The Yowl is a satirical supplement to The Davidsonian. Hence, nothing in it should be taken as truth.
As if the drag of mid-November were not enough for students this past week, many upright campus citizens had to combat extra hardship.
“It all started right around the time that RLO was trying to drum up student interest in being a resident advisor next year,” Sandra Desmond, ‘23, stated. “I had heard murmurings that there would be a record low student turnout at the interest meeting this week, and, well, I think it started to get to some of the RAs.”
Desmond and other current Belk Hall residents accidentally listened in on what in hindsight was a top secret meltdown of one of their RAs.
“Posters! Did they even see the posters? Who could resist the cutesy Canva design and adorable catchphrase––’R u LOving your(lo) dor(lo)m? Join RLO t(rl)oday!’” RA Sunny Trifle ‘21 reportedly yelled while stress-eating stir-fry off a resident’s confiscated hot plate. Trifle’s frustrations would soon spell doom for the unassuming residents of Belk.
“That night, as I lay in my bed getting ready to go to sleep, the heater suddenly kicked into high gear,” Desmond said, her voice wobbling a bit from the trauma of the memory. “My roommate and I tried to change it, but the temperature wouldn’t budge. We just watched the thermometer climb––75 degrees, then 80, then it skyrocketed to 135. We knew it was a plot against our lives. I have second degree burns.”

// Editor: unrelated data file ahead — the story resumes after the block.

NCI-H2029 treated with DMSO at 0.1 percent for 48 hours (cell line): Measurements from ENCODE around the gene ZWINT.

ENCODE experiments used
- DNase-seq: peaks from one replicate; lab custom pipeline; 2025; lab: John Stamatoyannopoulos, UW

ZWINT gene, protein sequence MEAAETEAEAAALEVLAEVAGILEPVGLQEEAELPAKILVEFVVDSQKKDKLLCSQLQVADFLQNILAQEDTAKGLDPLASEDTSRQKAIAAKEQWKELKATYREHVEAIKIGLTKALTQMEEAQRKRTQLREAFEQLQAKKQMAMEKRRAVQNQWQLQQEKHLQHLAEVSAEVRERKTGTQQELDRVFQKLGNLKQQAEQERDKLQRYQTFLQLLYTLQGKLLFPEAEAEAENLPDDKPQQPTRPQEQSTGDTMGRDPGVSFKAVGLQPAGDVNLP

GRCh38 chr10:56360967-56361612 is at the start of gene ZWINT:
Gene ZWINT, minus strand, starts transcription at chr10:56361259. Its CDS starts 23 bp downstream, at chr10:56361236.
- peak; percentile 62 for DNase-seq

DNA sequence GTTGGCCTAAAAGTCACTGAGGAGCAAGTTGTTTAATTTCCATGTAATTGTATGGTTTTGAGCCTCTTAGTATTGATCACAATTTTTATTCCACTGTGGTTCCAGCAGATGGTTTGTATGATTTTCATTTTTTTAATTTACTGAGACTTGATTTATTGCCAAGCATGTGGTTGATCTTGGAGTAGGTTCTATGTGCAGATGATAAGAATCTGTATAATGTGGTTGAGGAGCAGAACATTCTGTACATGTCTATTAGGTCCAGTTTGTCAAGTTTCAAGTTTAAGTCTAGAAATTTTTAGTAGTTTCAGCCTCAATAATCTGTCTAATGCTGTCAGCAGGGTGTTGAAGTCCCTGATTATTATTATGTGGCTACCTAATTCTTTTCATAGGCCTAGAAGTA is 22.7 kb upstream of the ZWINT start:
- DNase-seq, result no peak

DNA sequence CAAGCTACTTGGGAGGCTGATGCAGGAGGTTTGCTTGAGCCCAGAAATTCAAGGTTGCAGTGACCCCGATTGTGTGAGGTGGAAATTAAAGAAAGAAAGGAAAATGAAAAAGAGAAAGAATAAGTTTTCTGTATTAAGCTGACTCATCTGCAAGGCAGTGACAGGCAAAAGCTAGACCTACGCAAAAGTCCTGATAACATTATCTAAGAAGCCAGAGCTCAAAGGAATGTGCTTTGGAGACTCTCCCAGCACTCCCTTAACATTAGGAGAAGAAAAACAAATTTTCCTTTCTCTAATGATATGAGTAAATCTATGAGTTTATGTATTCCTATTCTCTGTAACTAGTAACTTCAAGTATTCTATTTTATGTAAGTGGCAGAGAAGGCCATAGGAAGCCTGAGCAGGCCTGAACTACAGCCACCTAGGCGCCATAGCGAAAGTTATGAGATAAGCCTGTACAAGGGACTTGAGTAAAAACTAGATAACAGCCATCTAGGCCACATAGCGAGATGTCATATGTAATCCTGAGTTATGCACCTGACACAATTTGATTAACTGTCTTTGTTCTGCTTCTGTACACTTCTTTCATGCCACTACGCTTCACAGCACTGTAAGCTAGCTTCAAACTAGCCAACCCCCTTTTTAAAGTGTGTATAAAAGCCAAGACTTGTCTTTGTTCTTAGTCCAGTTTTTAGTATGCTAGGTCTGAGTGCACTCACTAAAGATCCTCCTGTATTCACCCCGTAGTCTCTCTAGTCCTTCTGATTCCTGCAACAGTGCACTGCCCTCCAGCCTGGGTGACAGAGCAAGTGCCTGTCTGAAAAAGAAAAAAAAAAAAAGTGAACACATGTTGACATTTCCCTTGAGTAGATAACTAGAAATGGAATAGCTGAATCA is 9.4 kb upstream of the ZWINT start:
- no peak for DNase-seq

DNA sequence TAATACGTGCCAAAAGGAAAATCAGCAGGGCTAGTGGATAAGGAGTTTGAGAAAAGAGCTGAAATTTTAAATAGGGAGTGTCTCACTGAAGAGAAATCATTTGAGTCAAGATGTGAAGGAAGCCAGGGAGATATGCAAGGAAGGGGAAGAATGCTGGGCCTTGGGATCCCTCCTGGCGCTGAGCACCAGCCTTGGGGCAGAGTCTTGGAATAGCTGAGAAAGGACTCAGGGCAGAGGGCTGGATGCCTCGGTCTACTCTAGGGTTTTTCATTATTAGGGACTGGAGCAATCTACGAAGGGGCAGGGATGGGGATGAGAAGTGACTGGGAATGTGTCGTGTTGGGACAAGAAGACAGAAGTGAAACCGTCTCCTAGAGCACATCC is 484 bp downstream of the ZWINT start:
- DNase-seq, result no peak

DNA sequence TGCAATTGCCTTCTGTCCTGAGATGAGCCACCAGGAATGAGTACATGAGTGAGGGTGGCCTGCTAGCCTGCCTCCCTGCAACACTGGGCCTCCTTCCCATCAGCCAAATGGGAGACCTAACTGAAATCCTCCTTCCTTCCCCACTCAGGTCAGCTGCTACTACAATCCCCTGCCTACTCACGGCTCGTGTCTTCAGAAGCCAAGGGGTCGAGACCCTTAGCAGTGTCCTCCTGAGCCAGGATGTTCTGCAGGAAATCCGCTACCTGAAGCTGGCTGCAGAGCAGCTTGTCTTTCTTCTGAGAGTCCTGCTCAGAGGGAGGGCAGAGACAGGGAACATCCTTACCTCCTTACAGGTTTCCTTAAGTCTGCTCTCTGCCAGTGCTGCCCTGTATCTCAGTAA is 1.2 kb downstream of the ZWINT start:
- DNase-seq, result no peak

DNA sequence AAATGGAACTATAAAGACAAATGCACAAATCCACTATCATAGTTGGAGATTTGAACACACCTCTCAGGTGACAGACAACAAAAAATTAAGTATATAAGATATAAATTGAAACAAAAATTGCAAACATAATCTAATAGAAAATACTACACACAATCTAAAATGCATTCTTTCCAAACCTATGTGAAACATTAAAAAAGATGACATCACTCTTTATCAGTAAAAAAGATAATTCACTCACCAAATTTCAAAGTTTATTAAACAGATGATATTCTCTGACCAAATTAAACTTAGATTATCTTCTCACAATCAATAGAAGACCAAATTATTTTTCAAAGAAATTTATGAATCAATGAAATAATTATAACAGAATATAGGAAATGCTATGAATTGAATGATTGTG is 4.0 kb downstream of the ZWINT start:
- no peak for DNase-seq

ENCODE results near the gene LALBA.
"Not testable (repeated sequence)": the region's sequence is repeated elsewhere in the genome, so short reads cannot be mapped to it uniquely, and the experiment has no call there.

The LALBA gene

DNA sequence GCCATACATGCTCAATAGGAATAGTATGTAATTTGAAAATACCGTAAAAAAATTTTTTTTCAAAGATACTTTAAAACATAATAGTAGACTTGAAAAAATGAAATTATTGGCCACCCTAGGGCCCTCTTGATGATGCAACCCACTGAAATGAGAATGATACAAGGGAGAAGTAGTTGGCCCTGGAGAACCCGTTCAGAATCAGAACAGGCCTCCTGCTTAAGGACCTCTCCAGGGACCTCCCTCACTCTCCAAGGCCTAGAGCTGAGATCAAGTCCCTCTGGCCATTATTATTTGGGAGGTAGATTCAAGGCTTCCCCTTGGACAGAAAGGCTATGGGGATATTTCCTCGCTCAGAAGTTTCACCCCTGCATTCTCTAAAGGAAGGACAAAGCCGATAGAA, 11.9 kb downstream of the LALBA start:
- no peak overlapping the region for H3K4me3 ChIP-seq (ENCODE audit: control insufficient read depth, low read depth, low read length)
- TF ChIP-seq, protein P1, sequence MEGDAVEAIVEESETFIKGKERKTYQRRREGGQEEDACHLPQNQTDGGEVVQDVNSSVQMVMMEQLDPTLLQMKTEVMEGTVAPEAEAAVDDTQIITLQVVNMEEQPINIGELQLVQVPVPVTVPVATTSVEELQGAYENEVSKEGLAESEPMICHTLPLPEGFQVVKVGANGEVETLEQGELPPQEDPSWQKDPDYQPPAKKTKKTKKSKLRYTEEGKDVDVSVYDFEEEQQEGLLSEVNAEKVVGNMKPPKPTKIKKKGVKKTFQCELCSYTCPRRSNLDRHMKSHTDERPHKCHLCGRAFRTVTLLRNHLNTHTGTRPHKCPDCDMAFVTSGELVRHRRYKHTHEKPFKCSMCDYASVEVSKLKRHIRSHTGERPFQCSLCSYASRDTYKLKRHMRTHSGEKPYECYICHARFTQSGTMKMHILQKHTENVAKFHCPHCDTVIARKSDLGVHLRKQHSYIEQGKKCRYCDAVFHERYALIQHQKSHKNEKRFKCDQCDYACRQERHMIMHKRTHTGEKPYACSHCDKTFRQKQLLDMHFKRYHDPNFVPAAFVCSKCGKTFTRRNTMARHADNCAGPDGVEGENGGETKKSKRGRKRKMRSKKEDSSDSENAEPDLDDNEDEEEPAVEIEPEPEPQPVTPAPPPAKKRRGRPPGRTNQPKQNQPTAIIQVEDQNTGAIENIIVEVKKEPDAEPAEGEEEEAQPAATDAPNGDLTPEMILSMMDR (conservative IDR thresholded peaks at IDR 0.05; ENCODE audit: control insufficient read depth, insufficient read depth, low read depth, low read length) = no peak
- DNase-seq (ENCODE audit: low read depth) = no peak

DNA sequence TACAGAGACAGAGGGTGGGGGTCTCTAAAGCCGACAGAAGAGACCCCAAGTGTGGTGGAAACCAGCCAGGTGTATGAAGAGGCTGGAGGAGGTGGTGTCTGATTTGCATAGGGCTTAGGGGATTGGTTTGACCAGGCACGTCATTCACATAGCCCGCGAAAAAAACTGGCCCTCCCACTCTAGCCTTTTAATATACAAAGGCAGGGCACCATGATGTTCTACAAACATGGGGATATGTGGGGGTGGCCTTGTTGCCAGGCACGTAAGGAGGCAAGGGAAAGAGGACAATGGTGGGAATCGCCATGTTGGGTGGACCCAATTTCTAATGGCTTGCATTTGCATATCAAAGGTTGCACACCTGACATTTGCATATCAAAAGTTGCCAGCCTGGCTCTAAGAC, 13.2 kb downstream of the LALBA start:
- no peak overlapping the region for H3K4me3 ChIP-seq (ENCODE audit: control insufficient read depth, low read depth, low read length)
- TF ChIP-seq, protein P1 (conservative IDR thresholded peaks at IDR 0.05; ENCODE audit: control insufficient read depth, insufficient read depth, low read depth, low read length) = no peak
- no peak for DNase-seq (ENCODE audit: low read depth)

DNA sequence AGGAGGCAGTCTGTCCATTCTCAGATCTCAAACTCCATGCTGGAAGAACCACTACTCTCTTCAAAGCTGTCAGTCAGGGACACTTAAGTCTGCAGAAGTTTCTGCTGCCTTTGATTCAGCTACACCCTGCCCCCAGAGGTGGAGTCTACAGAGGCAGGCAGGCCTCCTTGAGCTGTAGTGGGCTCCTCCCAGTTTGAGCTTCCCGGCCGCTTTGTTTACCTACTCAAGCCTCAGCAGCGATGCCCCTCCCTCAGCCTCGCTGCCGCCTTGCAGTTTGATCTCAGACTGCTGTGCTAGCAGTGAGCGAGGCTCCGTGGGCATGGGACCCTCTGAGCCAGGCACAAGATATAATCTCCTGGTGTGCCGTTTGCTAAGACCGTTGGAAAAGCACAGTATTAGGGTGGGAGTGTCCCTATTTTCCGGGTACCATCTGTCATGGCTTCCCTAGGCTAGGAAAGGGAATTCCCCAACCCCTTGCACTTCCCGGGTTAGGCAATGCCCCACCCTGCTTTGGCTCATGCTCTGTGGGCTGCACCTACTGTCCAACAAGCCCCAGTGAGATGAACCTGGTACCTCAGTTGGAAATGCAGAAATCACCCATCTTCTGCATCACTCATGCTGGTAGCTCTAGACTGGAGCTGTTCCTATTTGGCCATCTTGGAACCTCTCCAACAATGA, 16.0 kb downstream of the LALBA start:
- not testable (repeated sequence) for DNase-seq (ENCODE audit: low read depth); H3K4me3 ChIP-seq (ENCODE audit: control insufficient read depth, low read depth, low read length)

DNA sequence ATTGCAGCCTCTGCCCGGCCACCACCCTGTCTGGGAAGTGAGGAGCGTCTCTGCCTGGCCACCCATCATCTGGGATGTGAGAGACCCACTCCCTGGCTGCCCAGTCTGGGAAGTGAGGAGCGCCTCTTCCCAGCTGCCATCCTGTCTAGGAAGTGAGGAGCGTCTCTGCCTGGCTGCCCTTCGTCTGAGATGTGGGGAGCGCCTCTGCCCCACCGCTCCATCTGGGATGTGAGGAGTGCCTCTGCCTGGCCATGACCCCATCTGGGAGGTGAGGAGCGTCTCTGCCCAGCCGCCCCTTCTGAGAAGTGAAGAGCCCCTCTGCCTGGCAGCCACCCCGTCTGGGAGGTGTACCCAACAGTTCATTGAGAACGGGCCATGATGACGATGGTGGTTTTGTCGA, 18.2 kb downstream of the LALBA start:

This phenomenon was not limited to Belk. Students in all of the first-year dorms were tormented by their heating systems that night. Watts rooms had the AC blasted to arctic conditions, while Cannon was heated even beyond nursing home levels, and still others varied from tundra to rainforest on 6 minute 30 second intervals.
“Our room reached sub-freezing temperatures. All I could do was huddle in the middle of the room in a pile of comforters and clutch my roommate for warmth,” Emily Schmitt, ‘23, said.
Desmond, putting two and two together, knew that this temperature torture was no crazy random happenstance. If there was any doubt left in her mind, the inability for students to get into many dorms when swiping their CatCards was the final clue she needed.
“RLO was trying to punish us,” Desmond said confidently. “A few members with access to building functions went rogue and abused their immense power in order to spite us for not being more interested in RAship.”
After RLO was exposed, room temperatures returned to normal. However, the campus was noticeably changed. Nearly the entire first-year class attended the student interest meeting for being an RA.
“RLO really won me over this past week,” Skip Tilly, ‘23, said. “I think I’m ready for the, uh, responsibilities.”